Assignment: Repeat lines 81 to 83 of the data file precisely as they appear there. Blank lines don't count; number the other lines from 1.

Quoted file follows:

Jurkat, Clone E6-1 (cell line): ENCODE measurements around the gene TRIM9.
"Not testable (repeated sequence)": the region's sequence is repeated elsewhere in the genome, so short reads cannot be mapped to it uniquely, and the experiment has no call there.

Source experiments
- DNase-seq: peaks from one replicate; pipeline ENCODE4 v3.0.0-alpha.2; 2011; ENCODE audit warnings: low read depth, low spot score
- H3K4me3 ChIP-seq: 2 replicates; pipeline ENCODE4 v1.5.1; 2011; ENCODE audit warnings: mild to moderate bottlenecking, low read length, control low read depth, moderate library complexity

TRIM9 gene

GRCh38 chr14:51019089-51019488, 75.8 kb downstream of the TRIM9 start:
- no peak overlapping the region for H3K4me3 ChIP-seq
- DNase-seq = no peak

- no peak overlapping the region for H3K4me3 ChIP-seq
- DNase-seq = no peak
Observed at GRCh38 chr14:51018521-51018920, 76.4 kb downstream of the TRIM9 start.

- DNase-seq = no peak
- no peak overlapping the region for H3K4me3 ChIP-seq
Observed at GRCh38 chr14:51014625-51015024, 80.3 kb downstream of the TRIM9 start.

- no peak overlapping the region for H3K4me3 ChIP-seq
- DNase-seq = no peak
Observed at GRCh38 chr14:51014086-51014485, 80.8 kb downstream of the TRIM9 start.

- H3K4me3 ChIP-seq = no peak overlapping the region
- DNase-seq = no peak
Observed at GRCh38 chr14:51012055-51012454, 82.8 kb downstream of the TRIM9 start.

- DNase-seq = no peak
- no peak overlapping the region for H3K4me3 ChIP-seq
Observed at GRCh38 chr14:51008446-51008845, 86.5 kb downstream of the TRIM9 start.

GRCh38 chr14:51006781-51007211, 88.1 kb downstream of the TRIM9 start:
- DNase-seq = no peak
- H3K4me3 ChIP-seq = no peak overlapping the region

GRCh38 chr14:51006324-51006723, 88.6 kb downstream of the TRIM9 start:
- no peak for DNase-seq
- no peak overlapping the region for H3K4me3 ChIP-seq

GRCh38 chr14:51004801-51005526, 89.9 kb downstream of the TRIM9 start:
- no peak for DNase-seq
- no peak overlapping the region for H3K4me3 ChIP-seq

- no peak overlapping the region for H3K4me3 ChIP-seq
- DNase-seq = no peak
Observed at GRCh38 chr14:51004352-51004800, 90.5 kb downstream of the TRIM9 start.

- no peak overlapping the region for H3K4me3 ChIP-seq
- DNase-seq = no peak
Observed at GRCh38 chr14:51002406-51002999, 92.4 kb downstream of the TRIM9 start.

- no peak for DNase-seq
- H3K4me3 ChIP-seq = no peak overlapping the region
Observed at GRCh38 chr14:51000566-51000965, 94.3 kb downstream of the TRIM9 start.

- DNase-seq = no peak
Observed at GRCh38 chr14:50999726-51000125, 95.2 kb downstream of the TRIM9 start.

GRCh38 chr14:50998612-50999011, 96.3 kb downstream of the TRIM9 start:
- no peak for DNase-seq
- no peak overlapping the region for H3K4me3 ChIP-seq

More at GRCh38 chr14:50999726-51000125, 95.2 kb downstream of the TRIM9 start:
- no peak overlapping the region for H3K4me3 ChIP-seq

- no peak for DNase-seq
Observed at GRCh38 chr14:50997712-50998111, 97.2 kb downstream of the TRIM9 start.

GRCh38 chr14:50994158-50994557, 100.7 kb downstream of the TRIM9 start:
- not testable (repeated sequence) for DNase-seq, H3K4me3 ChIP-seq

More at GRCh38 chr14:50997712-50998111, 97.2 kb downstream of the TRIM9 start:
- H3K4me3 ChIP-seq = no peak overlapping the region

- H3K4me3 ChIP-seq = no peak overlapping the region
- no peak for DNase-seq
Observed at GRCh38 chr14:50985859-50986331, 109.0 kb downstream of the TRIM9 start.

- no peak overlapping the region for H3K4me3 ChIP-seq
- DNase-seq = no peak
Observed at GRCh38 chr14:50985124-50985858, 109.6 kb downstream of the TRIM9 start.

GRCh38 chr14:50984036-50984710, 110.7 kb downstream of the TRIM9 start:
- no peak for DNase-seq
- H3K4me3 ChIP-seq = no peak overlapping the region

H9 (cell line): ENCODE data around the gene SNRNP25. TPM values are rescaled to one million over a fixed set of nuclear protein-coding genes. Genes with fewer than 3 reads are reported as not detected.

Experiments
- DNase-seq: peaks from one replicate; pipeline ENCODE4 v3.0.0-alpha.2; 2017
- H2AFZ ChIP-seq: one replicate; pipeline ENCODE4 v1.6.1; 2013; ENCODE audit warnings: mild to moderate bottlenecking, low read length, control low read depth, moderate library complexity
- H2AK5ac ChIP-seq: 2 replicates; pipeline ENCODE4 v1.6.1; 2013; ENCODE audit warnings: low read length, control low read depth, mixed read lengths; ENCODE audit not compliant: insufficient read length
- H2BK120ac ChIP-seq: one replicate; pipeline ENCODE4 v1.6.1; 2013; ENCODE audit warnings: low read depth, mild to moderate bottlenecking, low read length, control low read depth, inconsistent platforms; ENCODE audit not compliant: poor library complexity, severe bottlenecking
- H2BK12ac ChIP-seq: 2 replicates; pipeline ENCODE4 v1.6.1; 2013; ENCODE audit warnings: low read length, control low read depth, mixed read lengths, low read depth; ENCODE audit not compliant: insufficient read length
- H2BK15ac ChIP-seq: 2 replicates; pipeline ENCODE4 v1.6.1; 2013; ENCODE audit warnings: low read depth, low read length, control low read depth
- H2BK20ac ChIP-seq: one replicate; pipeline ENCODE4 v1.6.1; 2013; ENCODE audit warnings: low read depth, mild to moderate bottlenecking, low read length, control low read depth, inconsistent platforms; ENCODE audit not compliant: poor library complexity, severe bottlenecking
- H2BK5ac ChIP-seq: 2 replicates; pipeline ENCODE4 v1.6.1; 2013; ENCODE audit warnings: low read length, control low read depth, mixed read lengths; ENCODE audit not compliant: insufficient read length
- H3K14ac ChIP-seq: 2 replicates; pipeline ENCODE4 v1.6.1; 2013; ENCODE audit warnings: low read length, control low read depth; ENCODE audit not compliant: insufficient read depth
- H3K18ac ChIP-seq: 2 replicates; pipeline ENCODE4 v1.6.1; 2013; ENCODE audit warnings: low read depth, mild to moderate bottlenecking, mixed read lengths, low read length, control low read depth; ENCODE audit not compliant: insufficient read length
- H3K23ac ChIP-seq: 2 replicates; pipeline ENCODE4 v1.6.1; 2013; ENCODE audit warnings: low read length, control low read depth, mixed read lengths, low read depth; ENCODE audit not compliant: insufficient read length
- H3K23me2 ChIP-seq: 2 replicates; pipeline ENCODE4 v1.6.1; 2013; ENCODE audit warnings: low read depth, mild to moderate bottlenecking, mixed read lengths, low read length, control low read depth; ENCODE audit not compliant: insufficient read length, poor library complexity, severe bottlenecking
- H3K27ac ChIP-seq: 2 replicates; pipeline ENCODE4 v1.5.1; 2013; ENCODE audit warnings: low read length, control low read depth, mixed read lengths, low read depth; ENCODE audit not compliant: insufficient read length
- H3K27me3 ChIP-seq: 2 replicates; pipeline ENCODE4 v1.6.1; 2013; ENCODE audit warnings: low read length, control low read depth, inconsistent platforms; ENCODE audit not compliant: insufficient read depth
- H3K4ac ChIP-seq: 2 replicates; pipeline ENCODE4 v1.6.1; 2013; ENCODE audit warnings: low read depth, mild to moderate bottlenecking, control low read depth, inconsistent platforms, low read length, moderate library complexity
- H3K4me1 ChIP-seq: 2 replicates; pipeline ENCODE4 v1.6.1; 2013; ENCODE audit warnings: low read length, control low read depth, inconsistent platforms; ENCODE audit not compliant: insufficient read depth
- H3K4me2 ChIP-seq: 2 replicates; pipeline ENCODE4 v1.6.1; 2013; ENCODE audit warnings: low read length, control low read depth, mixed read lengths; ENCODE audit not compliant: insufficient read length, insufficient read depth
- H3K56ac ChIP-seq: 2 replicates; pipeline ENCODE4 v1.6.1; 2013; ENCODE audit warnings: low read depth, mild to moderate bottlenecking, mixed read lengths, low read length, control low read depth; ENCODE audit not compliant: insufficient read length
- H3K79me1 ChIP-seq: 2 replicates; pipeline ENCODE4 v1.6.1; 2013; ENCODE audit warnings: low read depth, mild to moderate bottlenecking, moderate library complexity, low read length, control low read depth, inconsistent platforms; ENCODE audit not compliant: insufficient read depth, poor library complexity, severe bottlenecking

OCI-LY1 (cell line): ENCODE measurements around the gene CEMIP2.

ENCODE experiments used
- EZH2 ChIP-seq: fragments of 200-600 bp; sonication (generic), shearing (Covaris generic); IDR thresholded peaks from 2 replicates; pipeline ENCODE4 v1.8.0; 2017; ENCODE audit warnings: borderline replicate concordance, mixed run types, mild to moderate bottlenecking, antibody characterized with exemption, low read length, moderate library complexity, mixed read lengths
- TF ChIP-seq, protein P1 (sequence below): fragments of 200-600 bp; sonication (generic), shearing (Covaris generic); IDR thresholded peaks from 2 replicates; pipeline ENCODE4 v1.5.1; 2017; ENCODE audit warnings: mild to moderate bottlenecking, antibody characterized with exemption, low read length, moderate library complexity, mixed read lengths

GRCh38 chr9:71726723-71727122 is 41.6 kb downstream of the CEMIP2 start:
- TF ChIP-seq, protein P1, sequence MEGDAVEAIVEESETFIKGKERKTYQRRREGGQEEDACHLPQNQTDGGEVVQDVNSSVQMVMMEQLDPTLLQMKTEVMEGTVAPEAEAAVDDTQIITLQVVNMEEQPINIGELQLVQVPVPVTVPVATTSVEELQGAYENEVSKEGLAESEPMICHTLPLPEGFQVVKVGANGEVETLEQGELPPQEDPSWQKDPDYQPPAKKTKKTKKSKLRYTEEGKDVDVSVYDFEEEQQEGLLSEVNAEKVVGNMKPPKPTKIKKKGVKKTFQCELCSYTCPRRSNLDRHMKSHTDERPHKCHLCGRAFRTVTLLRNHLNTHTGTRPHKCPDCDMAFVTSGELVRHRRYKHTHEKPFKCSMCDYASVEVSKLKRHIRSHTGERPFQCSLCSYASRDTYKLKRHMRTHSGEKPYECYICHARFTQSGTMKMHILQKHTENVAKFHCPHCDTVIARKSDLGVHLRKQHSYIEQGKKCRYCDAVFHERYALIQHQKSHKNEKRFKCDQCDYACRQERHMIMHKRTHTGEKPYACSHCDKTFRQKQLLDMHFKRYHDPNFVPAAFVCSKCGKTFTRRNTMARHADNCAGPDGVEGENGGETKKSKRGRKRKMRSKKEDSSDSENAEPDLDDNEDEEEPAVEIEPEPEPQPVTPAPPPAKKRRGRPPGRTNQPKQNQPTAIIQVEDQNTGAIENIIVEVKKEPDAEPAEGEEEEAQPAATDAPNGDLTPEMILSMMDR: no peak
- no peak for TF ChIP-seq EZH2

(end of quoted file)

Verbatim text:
- H3K4ac ChIP-seq: 2 replicates; pipeline ENCODE4 v1.6.1; 2013; ENCODE audit warnings: low read depth, mild to moderate bottlenecking, control low read depth, inconsistent platforms, low read length, moderate library complexity
- H3K4me1 ChIP-seq: 2 replicates; pipeline ENCODE4 v1.6.1; 2013; ENCODE audit warnings: low read length, control low read depth, inconsistent platforms; ENCODE audit not compliant: insufficient read depth
- H3K4me2 ChIP-seq: 2 replicates; pipeline ENCODE4 v1.6.1; 2013; ENCODE audit warnings: low read length, control low read depth, mixed read lengths; ENCODE audit not compliant: insufficient read length, insufficient read depth